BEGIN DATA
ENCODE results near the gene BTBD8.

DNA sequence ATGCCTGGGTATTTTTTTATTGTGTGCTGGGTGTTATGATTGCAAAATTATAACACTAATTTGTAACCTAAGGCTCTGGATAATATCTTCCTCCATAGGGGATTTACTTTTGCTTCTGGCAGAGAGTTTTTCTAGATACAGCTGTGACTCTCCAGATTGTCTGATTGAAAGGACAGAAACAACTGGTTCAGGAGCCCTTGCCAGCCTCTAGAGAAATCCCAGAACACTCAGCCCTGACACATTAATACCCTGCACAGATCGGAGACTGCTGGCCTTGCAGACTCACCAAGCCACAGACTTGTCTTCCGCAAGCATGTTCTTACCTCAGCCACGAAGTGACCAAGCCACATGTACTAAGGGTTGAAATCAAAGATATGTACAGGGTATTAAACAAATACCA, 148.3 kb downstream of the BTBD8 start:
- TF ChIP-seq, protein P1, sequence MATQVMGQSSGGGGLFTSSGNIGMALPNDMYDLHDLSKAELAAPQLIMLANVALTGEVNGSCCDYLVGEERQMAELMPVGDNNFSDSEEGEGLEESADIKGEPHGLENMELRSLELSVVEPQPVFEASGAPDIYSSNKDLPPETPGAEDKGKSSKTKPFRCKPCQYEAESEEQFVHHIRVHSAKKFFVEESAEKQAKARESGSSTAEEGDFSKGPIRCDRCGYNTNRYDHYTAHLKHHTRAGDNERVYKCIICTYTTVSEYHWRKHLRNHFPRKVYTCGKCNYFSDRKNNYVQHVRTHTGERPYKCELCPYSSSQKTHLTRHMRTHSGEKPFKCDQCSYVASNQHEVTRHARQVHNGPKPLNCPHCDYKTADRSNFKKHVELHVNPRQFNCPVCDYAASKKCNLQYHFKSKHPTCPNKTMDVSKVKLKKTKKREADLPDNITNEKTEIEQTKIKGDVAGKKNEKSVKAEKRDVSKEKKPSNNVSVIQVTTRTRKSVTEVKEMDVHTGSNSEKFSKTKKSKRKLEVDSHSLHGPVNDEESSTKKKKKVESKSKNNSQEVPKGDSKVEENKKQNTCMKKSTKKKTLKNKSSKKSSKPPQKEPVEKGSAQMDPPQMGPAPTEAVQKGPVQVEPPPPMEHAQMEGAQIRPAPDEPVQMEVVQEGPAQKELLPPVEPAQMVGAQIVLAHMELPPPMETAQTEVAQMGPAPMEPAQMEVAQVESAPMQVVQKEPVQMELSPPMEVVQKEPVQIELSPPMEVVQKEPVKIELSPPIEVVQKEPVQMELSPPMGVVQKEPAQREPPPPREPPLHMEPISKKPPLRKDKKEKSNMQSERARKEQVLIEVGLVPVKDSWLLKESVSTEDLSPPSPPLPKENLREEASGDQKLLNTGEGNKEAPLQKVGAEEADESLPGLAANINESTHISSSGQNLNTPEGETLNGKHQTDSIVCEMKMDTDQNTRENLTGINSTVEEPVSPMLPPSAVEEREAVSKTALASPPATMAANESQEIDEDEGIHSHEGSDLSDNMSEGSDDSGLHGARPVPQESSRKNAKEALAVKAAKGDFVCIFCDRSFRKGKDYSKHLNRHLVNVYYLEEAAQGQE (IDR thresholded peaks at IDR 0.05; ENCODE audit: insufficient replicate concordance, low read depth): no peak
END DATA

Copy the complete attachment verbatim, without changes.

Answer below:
ENCODE results near the gene BTBD8.

DNA sequence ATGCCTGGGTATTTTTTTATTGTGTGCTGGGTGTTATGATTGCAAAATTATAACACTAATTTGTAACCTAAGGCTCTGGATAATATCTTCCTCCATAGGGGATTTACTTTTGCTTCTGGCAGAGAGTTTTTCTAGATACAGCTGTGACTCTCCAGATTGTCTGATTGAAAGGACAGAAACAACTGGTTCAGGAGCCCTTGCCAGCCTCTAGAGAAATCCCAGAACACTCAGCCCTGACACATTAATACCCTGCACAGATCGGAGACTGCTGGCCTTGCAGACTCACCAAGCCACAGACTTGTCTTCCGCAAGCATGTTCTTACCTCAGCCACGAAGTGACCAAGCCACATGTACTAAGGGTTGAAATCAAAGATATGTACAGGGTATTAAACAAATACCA, 148.3 kb downstream of the BTBD8 start:
- TF ChIP-seq, protein P1, sequence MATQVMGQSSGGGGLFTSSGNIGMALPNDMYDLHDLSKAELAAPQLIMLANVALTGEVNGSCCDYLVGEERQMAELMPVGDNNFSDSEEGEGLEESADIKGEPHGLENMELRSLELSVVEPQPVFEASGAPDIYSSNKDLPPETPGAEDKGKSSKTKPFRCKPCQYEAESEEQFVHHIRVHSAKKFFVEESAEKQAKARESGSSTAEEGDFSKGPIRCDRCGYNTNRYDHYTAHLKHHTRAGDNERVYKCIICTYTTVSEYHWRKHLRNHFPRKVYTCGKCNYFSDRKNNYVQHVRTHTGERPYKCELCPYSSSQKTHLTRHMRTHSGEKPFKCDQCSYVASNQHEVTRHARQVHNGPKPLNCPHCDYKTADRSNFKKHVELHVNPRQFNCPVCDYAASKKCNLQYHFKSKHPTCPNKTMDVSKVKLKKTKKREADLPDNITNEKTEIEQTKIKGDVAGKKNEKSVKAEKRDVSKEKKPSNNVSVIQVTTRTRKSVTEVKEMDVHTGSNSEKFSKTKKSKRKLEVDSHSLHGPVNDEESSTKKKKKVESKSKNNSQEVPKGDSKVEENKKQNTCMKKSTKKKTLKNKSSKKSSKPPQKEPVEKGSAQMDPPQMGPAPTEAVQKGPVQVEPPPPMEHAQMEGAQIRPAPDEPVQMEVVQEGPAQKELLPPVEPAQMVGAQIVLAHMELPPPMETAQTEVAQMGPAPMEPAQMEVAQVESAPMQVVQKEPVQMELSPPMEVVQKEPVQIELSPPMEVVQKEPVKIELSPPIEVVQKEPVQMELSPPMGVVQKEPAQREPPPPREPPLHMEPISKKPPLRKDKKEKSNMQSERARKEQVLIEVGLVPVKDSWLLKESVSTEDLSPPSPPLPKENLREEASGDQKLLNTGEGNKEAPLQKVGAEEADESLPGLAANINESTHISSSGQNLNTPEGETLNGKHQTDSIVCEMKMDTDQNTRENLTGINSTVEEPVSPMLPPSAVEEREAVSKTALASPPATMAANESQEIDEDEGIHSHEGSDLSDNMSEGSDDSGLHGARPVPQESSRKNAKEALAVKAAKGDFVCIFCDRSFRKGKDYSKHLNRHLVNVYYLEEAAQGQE (IDR thresholded peaks at IDR 0.05; ENCODE audit: insufficient replicate concordance, low read depth): no peak